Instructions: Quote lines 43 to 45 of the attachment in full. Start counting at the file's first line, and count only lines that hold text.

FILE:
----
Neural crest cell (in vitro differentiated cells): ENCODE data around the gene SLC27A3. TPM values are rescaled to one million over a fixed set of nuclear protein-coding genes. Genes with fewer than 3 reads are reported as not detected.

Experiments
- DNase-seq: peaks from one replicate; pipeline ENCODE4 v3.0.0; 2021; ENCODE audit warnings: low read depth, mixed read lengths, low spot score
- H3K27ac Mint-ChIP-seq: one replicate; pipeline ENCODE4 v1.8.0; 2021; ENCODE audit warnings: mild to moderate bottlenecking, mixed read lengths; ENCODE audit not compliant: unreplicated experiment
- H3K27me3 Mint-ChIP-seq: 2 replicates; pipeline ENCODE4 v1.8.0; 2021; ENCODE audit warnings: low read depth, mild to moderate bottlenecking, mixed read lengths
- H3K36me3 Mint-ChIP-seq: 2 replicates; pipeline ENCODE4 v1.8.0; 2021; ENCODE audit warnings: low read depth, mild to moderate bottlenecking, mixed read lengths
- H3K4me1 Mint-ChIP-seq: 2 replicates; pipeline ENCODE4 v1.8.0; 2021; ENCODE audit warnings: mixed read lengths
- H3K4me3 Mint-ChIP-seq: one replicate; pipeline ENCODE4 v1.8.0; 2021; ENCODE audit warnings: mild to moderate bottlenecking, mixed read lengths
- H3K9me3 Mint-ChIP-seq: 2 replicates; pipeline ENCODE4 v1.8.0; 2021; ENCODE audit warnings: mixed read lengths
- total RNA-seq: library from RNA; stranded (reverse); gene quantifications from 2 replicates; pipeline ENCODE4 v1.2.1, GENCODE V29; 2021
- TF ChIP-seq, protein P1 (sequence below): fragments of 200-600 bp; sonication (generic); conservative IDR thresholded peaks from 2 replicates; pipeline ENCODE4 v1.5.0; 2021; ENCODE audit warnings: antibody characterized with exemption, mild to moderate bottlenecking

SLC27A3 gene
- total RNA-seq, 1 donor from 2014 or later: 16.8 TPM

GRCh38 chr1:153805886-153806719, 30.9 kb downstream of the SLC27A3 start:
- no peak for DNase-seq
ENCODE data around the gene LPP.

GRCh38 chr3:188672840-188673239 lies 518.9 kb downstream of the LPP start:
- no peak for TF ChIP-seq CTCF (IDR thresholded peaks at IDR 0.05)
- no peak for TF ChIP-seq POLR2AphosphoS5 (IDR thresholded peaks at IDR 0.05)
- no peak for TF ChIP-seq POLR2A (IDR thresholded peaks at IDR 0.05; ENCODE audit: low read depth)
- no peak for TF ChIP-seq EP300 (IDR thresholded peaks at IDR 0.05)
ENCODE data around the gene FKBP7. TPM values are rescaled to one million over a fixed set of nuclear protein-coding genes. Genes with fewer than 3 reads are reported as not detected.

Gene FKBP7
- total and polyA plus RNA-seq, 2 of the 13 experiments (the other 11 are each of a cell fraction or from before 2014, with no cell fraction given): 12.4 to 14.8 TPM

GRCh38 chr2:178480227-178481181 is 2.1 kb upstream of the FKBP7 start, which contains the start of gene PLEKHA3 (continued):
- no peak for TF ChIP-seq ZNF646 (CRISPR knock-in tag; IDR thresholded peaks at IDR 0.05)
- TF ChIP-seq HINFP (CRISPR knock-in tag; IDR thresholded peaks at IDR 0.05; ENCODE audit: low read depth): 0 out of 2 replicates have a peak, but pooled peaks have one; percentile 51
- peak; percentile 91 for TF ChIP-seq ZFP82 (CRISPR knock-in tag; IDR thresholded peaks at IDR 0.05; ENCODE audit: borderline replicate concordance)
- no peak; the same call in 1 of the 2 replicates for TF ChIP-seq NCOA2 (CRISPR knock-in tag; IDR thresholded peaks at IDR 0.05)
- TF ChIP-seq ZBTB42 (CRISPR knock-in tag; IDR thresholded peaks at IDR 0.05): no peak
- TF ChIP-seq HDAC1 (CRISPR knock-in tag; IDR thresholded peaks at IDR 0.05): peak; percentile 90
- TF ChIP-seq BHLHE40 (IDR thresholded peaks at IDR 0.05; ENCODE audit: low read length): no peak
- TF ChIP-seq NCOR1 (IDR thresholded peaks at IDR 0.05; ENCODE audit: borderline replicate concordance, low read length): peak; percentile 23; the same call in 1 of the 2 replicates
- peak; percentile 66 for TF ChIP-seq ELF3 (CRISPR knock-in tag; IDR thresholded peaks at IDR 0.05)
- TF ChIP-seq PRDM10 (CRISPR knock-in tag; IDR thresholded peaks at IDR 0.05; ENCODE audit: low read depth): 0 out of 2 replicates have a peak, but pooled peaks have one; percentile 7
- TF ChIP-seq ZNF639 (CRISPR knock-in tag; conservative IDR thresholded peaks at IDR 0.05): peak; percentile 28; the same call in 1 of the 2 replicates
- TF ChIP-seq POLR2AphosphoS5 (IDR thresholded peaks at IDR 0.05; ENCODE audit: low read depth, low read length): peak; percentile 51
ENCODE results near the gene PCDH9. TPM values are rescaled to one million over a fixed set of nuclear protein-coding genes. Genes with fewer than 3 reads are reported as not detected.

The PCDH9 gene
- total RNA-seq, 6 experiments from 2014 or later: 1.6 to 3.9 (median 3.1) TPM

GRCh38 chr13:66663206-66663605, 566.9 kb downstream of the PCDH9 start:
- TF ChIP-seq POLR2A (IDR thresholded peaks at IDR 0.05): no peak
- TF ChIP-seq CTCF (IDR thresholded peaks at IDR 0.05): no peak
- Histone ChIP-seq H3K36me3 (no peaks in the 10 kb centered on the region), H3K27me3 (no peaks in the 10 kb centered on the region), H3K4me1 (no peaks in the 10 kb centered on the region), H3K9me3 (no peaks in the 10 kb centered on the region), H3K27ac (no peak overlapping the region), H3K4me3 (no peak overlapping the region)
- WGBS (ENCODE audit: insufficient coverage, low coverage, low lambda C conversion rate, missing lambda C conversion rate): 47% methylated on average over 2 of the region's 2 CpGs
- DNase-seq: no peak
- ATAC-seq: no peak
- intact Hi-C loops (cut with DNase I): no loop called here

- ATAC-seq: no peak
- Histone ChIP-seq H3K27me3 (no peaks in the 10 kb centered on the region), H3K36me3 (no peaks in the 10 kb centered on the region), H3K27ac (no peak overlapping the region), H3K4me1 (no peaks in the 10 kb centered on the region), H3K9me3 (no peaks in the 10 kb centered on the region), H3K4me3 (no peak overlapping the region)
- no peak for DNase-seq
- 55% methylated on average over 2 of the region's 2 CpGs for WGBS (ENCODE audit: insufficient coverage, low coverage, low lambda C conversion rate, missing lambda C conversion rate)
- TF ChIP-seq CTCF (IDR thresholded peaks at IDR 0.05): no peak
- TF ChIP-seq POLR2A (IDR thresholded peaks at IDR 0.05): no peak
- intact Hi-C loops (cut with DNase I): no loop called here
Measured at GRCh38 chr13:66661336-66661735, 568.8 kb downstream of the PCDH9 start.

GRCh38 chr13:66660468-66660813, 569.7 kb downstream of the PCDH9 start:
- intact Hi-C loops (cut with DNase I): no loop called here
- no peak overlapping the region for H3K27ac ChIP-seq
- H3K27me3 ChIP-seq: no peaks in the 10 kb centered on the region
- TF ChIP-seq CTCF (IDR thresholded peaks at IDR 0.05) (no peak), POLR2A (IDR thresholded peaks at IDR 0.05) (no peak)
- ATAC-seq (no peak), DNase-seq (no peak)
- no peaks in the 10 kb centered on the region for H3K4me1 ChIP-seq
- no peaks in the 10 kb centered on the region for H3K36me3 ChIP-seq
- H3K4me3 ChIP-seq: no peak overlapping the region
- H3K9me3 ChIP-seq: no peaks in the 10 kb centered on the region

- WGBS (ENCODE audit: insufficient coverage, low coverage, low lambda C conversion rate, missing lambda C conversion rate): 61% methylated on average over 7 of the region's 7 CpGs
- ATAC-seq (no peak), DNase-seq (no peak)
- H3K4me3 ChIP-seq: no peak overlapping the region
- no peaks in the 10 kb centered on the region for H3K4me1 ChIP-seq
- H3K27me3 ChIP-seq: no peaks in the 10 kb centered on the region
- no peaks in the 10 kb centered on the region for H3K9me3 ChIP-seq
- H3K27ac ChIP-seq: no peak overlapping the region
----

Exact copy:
- TF ChIP-seq CTCF (IDR thresholded peaks at IDR 0.05): no peak
- Histone ChIP-seq H3K36me3 (no peaks in the 10 kb centered on the region), H3K27me3 (no peaks in the 10 kb centered on the region), H3K4me1 (no peaks in the 10 kb centered on the region), H3K9me3 (no peaks in the 10 kb centered on the region), H3K27ac (no peak overlapping the region), H3K4me3 (no peak overlapping the region)
- WGBS (ENCODE audit: insufficient coverage, low coverage, low lambda C conversion rate, missing lambda C conversion rate): 47% methylated on average over 2 of the region's 2 CpGs